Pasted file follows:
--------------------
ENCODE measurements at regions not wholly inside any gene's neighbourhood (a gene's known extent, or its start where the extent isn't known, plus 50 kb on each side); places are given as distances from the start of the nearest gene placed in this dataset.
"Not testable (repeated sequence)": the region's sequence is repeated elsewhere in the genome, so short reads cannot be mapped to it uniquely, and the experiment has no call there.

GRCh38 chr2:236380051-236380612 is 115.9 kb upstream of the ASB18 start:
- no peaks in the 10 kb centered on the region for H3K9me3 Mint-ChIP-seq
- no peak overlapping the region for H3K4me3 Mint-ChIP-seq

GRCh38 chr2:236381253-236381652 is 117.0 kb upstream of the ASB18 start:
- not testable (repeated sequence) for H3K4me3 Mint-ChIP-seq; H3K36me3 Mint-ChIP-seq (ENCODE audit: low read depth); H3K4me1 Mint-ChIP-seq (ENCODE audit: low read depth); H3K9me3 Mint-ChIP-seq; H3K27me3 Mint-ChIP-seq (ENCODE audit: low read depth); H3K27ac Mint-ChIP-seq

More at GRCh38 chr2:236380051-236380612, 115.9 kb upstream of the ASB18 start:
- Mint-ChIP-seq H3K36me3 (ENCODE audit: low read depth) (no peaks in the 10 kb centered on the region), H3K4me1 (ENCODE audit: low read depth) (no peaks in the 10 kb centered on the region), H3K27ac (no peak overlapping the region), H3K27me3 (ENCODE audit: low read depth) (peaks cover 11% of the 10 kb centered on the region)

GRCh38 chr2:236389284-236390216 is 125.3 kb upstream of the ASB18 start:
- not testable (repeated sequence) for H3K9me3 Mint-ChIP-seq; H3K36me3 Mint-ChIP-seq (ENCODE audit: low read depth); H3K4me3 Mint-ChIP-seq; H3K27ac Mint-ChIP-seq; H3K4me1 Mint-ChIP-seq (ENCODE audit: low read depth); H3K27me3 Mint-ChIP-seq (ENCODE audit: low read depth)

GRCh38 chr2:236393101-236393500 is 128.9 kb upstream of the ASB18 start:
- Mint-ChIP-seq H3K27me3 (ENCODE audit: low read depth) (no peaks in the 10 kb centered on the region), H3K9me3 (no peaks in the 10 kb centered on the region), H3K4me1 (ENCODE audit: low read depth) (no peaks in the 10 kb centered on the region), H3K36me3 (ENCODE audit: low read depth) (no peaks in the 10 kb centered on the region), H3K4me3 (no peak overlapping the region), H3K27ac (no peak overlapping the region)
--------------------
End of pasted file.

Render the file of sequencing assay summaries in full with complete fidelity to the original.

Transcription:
ENCODE measurements at regions not wholly inside any gene's neighbourhood (a gene's known extent, or its start where the extent isn't known, plus 50 kb on each side); places are given as distances from the start of the nearest gene placed in this dataset.
"Not testable (repeated sequence)": the region's sequence is repeated elsewhere in the genome, so short reads cannot be mapped to it uniquely, and the experiment has no call there.

GRCh38 chr2:236380051-236380612 is 115.9 kb upstream of the ASB18 start:
- no peaks in the 10 kb centered on the region for H3K9me3 Mint-ChIP-seq
- no peak overlapping the region for H3K4me3 Mint-ChIP-seq

GRCh38 chr2:236381253-236381652 is 117.0 kb upstream of the ASB18 start:
- not testable (repeated sequence) for H3K4me3 Mint-ChIP-seq; H3K36me3 Mint-ChIP-seq (ENCODE audit: low read depth); H3K4me1 Mint-ChIP-seq (ENCODE audit: low read depth); H3K9me3 Mint-ChIP-seq; H3K27me3 Mint-ChIP-seq (ENCODE audit: low read depth); H3K27ac Mint-ChIP-seq

More at GRCh38 chr2:236380051-236380612, 115.9 kb upstream of the ASB18 start:
- Mint-ChIP-seq H3K36me3 (ENCODE audit: low read depth) (no peaks in the 10 kb centered on the region), H3K4me1 (ENCODE audit: low read depth) (no peaks in the 10 kb centered on the region), H3K27ac (no peak overlapping the region), H3K27me3 (ENCODE audit: low read depth) (peaks cover 11% of the 10 kb centered on the region)

GRCh38 chr2:236389284-236390216 is 125.3 kb upstream of the ASB18 start:
- not testable (repeated sequence) for H3K9me3 Mint-ChIP-seq; H3K36me3 Mint-ChIP-seq (ENCODE audit: low read depth); H3K4me3 Mint-ChIP-seq; H3K27ac Mint-ChIP-seq; H3K4me1 Mint-ChIP-seq (ENCODE audit: low read depth); H3K27me3 Mint-ChIP-seq (ENCODE audit: low read depth)

GRCh38 chr2:236393101-236393500 is 128.9 kb upstream of the ASB18 start:
- Mint-ChIP-seq H3K27me3 (ENCODE audit: low read depth) (no peaks in the 10 kb centered on the region), H3K9me3 (no peaks in the 10 kb centered on the region), H3K4me1 (ENCODE audit: low read depth) (no peaks in the 10 kb centered on the region), H3K36me3 (ENCODE audit: low read depth) (no peaks in the 10 kb centered on the region), H3K4me3 (no peak overlapping the region), H3K27ac (no peak overlapping the region)